I think Lothlorien brought up a good point. What will happen to him when his father dies?

    Thanks for posting this. WFEN
  8. Marguerite

    Marguerite Active Member

    With anyone like this - concerns for their fate once orphaned are legitimate. Hopefully his father will organise a back-up carer well before crisis demands it.

    It is sad that people like this need one-to-one support, but at least here in Australia, it can happen so surely it can also in the US. BF1's mother had BF1 as sole carer from when he was 5 (she is a partial quadriplegic). When he was older and needing to focus more on schoolwork, she sent him to live with his grandparents (nearby) and organised a live-in carer (funded by government pension) who is now a good friend and constant companion. You can only be paid as a live-in carer if you are over 18, so BF1 never qualified for financial support. I get a form of carer funding for difficult child 3; I stopped qualifying for difficult child 1 when he began spending nights away from home and the amount built up to a certain point.

    Surely you have something like this in the US?

  9. timer lady

    timer lady Queen of Hearts


    I've watched this piece 3 or 4 times now....each time I'm incredibly fascinated by this gentleman & his father.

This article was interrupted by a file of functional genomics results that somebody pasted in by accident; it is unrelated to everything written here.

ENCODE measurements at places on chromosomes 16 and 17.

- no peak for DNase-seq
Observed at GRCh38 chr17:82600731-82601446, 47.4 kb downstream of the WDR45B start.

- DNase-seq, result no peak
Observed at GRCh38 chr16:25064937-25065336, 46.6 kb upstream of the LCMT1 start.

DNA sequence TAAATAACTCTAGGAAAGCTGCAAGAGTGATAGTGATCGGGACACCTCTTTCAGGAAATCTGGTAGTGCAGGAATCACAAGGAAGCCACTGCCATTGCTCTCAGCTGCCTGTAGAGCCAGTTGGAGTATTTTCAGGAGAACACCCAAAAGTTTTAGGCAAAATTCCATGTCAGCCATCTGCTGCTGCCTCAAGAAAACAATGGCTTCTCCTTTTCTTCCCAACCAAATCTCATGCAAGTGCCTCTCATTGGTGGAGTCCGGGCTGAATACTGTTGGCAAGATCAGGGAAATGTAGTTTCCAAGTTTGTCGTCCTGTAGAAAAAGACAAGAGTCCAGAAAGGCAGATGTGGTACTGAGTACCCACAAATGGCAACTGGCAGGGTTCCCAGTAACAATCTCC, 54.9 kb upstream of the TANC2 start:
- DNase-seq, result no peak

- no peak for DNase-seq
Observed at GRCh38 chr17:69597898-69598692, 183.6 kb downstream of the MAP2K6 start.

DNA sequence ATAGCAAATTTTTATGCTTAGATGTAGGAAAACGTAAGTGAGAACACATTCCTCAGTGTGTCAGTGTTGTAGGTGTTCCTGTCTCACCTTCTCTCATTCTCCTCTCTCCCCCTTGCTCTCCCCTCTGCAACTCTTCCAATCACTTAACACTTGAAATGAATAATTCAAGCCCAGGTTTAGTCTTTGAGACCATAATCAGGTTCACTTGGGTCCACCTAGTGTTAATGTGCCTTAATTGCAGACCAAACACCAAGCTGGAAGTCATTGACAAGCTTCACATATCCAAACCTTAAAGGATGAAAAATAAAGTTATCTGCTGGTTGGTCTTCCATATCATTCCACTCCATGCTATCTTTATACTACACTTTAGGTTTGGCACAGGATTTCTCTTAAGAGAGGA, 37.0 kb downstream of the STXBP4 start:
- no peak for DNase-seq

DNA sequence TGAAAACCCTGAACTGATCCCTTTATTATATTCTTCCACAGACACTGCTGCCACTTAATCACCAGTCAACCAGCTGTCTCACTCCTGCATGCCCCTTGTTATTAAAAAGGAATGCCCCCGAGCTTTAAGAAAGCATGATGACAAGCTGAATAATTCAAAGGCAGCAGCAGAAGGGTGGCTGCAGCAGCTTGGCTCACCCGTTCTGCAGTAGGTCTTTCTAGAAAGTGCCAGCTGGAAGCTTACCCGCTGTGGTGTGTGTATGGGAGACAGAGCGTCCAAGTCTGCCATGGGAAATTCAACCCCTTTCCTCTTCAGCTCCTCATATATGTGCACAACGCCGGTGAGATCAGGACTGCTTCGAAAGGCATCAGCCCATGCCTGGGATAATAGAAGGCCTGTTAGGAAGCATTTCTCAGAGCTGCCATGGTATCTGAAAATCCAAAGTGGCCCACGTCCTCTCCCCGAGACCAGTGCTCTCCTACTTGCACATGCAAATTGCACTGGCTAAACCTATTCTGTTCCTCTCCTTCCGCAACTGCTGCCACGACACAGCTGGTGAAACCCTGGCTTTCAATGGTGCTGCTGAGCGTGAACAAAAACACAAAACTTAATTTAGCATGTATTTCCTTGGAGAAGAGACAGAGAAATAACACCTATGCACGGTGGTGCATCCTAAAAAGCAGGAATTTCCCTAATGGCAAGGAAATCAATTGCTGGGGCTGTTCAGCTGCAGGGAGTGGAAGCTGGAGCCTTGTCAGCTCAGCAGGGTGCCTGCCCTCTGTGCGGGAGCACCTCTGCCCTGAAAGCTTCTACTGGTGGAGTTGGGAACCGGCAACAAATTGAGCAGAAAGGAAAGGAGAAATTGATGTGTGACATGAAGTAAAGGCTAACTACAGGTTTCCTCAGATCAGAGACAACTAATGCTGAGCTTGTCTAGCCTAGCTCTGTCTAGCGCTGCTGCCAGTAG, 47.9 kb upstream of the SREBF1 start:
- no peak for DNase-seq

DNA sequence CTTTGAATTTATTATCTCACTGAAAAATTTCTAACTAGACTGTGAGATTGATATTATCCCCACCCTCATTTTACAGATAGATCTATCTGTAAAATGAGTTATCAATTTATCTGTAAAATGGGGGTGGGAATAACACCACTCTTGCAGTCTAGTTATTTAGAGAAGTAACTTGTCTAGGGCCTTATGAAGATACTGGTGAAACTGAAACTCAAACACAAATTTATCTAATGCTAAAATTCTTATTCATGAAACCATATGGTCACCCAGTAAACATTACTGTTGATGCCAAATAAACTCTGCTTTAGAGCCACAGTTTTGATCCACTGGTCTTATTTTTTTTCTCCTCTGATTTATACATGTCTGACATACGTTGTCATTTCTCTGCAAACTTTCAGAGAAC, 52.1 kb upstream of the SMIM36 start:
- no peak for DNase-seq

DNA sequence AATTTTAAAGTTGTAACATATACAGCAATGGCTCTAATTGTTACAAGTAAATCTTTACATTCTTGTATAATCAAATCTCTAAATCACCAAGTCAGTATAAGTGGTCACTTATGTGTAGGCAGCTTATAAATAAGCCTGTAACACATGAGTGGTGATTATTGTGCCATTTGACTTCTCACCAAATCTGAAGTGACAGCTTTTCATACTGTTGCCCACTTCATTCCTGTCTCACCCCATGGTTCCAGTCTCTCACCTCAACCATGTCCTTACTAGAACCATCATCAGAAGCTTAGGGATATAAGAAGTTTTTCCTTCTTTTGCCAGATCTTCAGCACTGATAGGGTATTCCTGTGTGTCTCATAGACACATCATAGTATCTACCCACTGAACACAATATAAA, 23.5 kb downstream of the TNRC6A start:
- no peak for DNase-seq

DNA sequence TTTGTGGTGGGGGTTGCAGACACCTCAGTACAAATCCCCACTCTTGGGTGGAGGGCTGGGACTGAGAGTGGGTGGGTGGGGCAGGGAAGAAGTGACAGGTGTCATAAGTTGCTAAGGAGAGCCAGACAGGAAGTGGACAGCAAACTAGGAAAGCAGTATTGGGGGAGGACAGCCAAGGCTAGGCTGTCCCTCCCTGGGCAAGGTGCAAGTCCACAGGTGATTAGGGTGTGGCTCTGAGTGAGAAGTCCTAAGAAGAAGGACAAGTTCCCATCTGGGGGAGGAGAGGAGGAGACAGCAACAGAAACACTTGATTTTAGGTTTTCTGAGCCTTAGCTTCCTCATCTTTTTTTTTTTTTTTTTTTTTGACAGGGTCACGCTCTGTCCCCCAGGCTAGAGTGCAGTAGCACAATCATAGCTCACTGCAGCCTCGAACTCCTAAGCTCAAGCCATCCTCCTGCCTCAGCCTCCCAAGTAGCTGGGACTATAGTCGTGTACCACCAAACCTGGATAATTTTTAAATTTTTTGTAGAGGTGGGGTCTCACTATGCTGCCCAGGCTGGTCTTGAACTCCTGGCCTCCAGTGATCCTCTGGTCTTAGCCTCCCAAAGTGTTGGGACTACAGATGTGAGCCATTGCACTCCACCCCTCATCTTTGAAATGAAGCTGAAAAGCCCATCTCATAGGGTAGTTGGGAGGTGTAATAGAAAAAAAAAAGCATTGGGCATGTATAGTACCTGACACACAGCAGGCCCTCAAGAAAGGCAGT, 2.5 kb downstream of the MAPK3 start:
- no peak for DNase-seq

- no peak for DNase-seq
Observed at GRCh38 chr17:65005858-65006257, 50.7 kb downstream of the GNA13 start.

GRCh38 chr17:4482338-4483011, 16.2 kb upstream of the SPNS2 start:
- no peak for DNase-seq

10. Fran

    Fran Former Site Owner

    Concern about an adult child who can not live on his own is a reality for many of us.
    I have pushed to confront this possible reality since difficult child was 13 and not tying his shoes. To assume that others will care for an adult difficult child who is not functioning independently is unrealistic. If it comes down to easy child needing to care for his own children or an adult difficult child I assume he will take care of his kids. Despite easy child's best intentions, life gets in the way and situations higher on the priority list for easy child may be in play.
    It's my responsibility to insure that appropriate arrangements are made. The plans are written and understood by all involved and that the expectations that difficult child should be treated with dignity.